When danger hits and tragedy strikes, most people run away from it. Not firefighters, they run toward it. I was told that Lt. Walsh and FF Kennedy were among the first to arrive at the Beacon St. fire and the first in the building. They were trying to control the blaze at its source, in the basement of the building. High winds, however, caused the fire grow and spread quite rapidly and they got trapped. They paid, what we call, the “ultimate sacrifice.” They went into the belly of the beast while the others on scene could get the people out. And they gave their lives for it. FF Kennedy was only 33 years old; he was my age. There was not one single firefighter there who wouldn’t think twice about trading places with him. I heard things like: “it should have been me” and “I wish I could take his place.” Needless to say, they would certainly go to die with him and for him.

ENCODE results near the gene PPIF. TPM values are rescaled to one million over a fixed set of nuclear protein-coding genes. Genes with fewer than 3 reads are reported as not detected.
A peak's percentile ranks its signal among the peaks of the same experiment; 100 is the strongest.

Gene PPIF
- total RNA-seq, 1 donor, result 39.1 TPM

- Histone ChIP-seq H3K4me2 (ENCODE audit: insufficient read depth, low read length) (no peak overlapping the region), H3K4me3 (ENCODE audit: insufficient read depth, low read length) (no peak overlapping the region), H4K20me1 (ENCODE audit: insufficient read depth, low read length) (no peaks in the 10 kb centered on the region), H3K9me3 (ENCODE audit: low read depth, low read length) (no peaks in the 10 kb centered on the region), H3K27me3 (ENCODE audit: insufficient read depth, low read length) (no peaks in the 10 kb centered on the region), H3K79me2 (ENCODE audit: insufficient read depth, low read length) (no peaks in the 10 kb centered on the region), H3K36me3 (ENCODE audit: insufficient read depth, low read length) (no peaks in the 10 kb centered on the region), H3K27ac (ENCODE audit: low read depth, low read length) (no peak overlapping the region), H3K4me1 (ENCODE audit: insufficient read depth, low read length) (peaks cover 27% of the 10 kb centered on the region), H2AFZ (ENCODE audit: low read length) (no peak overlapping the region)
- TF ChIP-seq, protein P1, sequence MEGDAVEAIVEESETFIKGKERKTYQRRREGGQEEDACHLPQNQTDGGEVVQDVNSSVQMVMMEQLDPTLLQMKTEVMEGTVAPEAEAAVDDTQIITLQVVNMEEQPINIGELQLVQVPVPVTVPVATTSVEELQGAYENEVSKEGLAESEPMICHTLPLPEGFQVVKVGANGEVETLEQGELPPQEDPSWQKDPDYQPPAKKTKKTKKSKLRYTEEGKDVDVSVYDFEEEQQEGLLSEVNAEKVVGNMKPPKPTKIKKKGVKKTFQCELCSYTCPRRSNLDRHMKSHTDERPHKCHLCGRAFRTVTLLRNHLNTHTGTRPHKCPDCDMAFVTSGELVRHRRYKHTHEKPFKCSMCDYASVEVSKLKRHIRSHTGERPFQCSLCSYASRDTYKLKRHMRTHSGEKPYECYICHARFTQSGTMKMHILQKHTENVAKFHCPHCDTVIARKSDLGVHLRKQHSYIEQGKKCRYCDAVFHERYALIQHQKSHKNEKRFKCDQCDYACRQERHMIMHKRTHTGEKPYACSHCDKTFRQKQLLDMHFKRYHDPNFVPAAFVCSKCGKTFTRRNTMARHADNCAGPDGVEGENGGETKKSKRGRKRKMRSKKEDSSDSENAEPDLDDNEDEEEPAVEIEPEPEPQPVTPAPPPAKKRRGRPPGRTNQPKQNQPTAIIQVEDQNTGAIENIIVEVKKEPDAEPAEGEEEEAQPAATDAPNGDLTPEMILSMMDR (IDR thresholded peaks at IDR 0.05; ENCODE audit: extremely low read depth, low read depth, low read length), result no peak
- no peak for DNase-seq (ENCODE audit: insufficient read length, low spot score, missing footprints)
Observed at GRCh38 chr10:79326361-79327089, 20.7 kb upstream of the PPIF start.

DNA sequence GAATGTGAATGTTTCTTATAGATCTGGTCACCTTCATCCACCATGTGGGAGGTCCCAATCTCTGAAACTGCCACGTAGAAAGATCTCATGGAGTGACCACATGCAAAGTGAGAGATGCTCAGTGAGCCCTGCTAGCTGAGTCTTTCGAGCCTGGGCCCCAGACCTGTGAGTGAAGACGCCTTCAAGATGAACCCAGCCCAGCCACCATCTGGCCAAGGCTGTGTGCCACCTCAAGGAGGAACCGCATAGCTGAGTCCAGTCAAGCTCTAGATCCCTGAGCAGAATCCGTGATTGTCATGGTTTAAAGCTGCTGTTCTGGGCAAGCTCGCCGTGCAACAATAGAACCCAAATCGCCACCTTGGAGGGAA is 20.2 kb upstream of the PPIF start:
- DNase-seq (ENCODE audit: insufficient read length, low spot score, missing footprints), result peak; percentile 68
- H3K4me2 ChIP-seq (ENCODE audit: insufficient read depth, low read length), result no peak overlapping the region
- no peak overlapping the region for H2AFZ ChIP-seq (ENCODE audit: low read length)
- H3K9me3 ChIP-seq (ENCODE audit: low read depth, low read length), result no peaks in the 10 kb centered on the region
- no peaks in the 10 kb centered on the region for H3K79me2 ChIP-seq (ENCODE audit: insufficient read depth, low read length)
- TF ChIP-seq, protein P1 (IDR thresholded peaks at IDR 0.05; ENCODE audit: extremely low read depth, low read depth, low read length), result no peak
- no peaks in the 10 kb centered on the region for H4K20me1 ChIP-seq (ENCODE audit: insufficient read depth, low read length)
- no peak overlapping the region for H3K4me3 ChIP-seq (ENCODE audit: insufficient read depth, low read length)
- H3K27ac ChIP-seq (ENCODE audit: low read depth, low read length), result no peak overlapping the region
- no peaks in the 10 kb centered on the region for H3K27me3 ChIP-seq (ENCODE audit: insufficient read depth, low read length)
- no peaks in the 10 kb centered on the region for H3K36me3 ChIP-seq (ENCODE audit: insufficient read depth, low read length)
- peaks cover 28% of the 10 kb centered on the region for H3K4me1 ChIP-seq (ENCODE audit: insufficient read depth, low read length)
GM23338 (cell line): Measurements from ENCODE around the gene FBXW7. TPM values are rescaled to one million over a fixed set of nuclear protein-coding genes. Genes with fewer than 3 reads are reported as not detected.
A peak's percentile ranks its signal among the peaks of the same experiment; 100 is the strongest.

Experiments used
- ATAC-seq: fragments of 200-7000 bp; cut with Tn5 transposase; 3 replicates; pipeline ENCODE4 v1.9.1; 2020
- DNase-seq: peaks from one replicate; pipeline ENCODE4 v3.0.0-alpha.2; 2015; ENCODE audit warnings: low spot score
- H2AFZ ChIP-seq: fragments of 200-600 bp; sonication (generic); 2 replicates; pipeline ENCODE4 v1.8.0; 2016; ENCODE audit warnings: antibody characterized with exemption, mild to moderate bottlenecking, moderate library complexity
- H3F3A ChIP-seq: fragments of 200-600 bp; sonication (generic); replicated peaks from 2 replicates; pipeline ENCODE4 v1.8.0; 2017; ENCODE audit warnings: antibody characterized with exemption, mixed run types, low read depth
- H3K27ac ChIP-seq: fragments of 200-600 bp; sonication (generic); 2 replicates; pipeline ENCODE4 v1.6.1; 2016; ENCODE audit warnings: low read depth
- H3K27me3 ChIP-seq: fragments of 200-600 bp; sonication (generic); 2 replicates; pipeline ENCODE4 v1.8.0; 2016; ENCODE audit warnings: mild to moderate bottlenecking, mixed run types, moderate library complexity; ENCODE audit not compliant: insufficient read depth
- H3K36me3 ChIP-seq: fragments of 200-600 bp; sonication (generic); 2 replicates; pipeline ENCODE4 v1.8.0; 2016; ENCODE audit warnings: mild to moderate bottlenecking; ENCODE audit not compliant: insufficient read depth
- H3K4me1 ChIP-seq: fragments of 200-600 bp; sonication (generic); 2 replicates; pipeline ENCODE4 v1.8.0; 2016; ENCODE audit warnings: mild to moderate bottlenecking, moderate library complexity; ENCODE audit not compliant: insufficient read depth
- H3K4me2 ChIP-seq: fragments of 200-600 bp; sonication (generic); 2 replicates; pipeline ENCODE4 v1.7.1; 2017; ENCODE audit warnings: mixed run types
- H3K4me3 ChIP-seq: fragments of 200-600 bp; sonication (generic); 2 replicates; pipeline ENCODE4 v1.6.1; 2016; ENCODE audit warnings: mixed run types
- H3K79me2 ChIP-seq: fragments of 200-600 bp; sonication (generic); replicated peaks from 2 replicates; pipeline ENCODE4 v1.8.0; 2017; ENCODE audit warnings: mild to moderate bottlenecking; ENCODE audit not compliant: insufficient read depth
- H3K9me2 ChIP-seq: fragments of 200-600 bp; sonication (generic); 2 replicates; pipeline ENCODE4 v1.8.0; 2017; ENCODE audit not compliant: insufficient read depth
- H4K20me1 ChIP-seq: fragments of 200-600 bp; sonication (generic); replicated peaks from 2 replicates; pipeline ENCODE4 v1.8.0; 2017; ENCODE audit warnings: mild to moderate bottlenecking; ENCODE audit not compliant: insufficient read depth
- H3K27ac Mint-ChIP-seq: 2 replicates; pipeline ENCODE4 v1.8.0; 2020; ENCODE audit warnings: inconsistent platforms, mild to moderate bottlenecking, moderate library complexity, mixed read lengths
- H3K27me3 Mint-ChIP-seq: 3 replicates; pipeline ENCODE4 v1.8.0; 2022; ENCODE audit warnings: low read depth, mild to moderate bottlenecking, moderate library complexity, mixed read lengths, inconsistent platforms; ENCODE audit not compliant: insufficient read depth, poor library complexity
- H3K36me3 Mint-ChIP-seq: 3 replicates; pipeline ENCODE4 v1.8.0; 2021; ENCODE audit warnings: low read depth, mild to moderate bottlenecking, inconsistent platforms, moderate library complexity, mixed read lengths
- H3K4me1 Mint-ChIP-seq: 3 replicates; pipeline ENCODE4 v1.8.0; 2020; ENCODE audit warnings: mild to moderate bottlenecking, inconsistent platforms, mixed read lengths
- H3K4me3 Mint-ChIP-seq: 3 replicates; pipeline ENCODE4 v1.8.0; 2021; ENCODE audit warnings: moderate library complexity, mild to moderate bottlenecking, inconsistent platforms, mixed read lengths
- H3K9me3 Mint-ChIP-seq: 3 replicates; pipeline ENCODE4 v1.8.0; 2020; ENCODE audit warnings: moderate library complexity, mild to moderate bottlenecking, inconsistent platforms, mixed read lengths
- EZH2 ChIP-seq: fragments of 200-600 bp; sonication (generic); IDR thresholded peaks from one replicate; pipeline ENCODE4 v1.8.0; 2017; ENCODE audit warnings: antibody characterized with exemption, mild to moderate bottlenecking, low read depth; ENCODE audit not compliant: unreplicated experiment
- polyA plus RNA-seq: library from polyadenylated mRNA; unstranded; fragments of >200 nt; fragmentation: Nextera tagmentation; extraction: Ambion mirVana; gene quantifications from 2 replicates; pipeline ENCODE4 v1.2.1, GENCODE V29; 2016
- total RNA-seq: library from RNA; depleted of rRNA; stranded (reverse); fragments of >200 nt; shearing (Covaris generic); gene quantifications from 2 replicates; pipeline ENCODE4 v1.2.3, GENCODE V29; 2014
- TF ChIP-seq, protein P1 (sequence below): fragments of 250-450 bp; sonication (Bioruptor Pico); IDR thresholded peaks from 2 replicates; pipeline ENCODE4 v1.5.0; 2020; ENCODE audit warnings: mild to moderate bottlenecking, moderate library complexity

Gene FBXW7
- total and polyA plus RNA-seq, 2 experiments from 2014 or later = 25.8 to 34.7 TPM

These are the words of St. Thomas in the gospel today: “let us go to die with him.” This is an odd statement from the one we call “the doubter.” Why would he say something like this, so profound? It strikes me as odd. In order to understand it we have to get a better grasp of the mind of the Apostles at this juncture in their journey with Jesus. They were afraid of the Jews, which is why they are perplexed that Jesus wants to go back to Bethany. It is out love and mercy for His friend, Jesus urges the Apostles that they must go back. In spite of the fear, Thomas, the one who would show to be the weakest and most unbelieving of them all, proves to be the strongest. His expression of courage reminds us of the Last Supper in which Peter confesses that he too would go to die with the Lord.  While they all show to be weak during the course of bitter agony, they all would make good on their confession of courage. They stayed loyal to Jesus. They remained faithful to Him despite their personal weakness. It was if Thomas was saying to his companions: I’m willing to face this danger. I would rather die with Jesus then remain on earth without Him. He is perhaps not mindful of his frailty but shows great enthusiasm and courage.